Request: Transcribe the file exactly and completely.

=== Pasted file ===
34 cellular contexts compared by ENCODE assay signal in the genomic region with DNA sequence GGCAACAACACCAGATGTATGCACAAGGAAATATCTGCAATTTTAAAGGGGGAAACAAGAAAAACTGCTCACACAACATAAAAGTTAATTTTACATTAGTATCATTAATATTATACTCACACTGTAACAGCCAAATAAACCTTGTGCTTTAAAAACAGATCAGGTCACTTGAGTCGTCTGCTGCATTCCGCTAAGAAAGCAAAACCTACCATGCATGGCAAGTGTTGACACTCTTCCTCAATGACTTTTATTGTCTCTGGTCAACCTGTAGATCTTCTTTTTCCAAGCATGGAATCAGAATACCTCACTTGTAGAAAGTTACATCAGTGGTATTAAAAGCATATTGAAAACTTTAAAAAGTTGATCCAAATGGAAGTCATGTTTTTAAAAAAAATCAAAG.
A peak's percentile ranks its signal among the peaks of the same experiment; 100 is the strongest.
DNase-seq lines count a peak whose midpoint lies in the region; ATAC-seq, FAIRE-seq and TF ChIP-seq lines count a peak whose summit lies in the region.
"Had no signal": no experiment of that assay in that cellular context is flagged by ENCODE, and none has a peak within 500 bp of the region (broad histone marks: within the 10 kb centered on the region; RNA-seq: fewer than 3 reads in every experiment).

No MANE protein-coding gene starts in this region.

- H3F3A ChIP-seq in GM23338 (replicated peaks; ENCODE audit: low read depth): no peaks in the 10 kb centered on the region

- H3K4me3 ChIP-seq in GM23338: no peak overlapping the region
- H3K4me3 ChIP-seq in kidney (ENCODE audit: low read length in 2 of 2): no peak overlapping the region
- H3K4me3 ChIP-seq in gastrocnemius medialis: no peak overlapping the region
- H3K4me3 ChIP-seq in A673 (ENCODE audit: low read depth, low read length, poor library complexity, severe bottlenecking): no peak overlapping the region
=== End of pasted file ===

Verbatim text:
34 cellular contexts compared by ENCODE assay signal in the genomic region with DNA sequence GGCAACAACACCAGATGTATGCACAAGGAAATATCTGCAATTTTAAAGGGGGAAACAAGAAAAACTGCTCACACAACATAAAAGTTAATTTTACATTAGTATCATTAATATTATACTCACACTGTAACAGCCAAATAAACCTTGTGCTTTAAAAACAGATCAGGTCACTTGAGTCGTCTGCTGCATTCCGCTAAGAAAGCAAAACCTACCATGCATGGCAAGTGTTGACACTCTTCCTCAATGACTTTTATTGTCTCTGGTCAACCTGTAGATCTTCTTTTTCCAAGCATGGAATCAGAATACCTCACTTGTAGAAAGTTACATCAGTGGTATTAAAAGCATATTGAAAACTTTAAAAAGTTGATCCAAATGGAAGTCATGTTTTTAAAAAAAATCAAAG.
A peak's percentile ranks its signal among the peaks of the same experiment; 100 is the strongest.
DNase-seq lines count a peak whose midpoint lies in the region; ATAC-seq, FAIRE-seq and TF ChIP-seq lines count a peak whose summit lies in the region.
"Had no signal": no experiment of that assay in that cellular context is flagged by ENCODE, and none has a peak within 500 bp of the region (broad histone marks: within the 10 kb centered on the region; RNA-seq: fewer than 3 reads in every experiment).

No MANE protein-coding gene starts in this region.

- H3F3A ChIP-seq in GM23338 (replicated peaks; ENCODE audit: low read depth): no peaks in the 10 kb centered on the region

- H3K4me3 ChIP-seq in GM23338: no peak overlapping the region
- H3K4me3 ChIP-seq in kidney (ENCODE audit: low read length in 2 of 2): no peak overlapping the region
- H3K4me3 ChIP-seq in gastrocnemius medialis: no peak overlapping the region
- H3K4me3 ChIP-seq in A673 (ENCODE audit: low read depth, low read length, poor library complexity, severe bottlenecking): no peak overlapping the region